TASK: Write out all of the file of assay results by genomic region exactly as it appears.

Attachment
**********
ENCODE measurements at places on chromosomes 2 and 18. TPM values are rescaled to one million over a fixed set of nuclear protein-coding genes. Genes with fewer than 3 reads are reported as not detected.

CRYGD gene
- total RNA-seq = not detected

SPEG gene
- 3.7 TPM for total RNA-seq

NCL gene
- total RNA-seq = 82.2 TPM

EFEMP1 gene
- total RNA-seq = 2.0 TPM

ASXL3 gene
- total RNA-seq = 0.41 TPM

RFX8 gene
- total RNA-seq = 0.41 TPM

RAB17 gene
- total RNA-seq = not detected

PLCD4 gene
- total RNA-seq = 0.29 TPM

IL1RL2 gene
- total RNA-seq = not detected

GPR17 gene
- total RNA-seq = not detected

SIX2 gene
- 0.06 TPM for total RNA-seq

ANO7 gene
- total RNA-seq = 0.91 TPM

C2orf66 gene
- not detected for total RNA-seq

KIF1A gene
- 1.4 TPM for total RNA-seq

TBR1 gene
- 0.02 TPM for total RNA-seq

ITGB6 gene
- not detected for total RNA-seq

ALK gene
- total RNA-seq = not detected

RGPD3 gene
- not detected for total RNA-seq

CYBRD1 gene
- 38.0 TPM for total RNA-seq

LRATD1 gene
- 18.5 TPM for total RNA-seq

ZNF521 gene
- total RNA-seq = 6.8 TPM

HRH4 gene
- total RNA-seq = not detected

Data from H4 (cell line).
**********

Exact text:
ENCODE measurements at places on chromosomes 2 and 18. TPM values are rescaled to one million over a fixed set of nuclear protein-coding genes. Genes with fewer than 3 reads are reported as not detected.

CRYGD gene
- total RNA-seq = not detected

SPEG gene
- 3.7 TPM for total RNA-seq

NCL gene
- total RNA-seq = 82.2 TPM

EFEMP1 gene
- total RNA-seq = 2.0 TPM

ASXL3 gene
- total RNA-seq = 0.41 TPM

RFX8 gene
- total RNA-seq = 0.41 TPM

RAB17 gene
- total RNA-seq = not detected

PLCD4 gene
- total RNA-seq = 0.29 TPM

IL1RL2 gene
- total RNA-seq = not detected

GPR17 gene
- total RNA-seq = not detected

SIX2 gene
- 0.06 TPM for total RNA-seq

ANO7 gene
- total RNA-seq = 0.91 TPM

C2orf66 gene
- not detected for total RNA-seq

KIF1A gene
- 1.4 TPM for total RNA-seq

TBR1 gene
- 0.02 TPM for total RNA-seq

ITGB6 gene
- not detected for total RNA-seq

ALK gene
- total RNA-seq = not detected

RGPD3 gene
- not detected for total RNA-seq

CYBRD1 gene
- 38.0 TPM for total RNA-seq

LRATD1 gene
- 18.5 TPM for total RNA-seq

ZNF521 gene
- total RNA-seq = 6.8 TPM

HRH4 gene
- total RNA-seq = not detected

Data from H4 (cell line).